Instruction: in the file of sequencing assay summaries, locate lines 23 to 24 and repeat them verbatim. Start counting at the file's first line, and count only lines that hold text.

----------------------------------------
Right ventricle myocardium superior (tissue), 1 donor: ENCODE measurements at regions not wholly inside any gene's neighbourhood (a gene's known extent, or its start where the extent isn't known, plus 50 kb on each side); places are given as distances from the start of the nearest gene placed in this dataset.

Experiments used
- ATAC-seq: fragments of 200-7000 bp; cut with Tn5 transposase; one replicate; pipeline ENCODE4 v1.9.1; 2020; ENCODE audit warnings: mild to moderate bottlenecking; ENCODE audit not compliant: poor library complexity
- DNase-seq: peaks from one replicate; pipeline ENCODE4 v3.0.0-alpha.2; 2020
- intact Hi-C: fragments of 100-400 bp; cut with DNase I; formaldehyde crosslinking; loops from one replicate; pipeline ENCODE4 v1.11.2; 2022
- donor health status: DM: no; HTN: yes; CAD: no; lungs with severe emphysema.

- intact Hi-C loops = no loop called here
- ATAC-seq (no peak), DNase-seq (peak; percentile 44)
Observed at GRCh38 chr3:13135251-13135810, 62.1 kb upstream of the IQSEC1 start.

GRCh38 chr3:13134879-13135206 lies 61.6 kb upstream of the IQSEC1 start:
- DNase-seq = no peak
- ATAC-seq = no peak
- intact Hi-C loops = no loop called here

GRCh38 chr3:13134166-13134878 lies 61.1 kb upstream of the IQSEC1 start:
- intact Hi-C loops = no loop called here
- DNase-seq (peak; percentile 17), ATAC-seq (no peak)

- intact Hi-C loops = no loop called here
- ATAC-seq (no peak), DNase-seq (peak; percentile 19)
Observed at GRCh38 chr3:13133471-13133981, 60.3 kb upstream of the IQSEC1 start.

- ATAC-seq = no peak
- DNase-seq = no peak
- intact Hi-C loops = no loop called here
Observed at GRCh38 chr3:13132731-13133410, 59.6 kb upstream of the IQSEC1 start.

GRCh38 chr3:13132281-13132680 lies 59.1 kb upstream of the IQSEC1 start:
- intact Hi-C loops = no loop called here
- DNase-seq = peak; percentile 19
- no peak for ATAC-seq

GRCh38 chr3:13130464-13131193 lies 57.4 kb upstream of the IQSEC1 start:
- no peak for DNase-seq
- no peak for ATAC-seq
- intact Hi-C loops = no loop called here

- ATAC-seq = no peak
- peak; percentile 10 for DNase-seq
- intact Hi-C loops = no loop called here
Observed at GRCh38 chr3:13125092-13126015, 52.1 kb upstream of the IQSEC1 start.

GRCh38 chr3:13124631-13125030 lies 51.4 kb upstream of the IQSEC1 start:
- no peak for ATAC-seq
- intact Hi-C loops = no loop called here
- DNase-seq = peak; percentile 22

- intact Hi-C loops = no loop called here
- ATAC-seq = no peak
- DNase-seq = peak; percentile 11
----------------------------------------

Observed at GRCh38 chr3:13132731-13133410, 59.6 kb upstream of the IQSEC1 start.

GRCh38 chr3:13132281-13132680 lies 59.1 kb upstream of the IQSEC1 start: